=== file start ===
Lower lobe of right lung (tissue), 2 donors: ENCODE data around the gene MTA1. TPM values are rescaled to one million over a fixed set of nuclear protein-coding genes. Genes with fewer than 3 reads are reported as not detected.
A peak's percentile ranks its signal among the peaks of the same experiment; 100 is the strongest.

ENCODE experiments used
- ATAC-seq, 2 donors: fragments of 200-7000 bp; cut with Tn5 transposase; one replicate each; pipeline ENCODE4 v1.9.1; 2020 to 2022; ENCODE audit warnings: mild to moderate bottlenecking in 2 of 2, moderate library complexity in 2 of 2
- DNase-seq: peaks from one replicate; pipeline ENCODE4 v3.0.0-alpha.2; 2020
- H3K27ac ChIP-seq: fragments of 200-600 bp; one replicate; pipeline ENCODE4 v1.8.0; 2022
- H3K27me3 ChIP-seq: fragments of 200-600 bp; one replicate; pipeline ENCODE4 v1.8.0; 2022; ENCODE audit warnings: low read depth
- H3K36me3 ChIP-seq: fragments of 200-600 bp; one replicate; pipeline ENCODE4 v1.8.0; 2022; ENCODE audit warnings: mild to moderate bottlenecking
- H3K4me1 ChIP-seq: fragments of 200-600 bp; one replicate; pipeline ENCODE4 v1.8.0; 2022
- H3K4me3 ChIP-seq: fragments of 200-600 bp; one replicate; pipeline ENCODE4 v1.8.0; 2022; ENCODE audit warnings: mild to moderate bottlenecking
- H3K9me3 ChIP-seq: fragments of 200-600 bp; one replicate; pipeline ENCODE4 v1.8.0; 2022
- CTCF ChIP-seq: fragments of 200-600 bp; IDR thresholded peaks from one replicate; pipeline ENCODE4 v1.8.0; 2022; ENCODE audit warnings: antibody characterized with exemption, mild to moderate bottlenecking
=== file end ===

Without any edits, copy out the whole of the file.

Lower lobe of right lung (tissue), 2 donors: ENCODE data around the gene MTA1. TPM values are rescaled to one million over a fixed set of nuclear protein-coding genes. Genes with fewer than 3 reads are reported as not detected.
A peak's percentile ranks its signal among the peaks of the same experiment; 100 is the strongest.

ENCODE experiments used
- ATAC-seq, 2 donors: fragments of 200-7000 bp; cut with Tn5 transposase; one replicate each; pipeline ENCODE4 v1.9.1; 2020 to 2022; ENCODE audit warnings: mild to moderate bottlenecking in 2 of 2, moderate library complexity in 2 of 2
- DNase-seq: peaks from one replicate; pipeline ENCODE4 v3.0.0-alpha.2; 2020
- H3K27ac ChIP-seq: fragments of 200-600 bp; one replicate; pipeline ENCODE4 v1.8.0; 2022
- H3K27me3 ChIP-seq: fragments of 200-600 bp; one replicate; pipeline ENCODE4 v1.8.0; 2022; ENCODE audit warnings: low read depth
- H3K36me3 ChIP-seq: fragments of 200-600 bp; one replicate; pipeline ENCODE4 v1.8.0; 2022; ENCODE audit warnings: mild to moderate bottlenecking
- H3K4me1 ChIP-seq: fragments of 200-600 bp; one replicate; pipeline ENCODE4 v1.8.0; 2022
- H3K4me3 ChIP-seq: fragments of 200-600 bp; one replicate; pipeline ENCODE4 v1.8.0; 2022; ENCODE audit warnings: mild to moderate bottlenecking
- H3K9me3 ChIP-seq: fragments of 200-600 bp; one replicate; pipeline ENCODE4 v1.8.0; 2022
- CTCF ChIP-seq: fragments of 200-600 bp; IDR thresholded peaks from one replicate; pipeline ENCODE4 v1.8.0; 2022; ENCODE audit warnings: antibody characterized with exemption, mild to moderate bottlenecking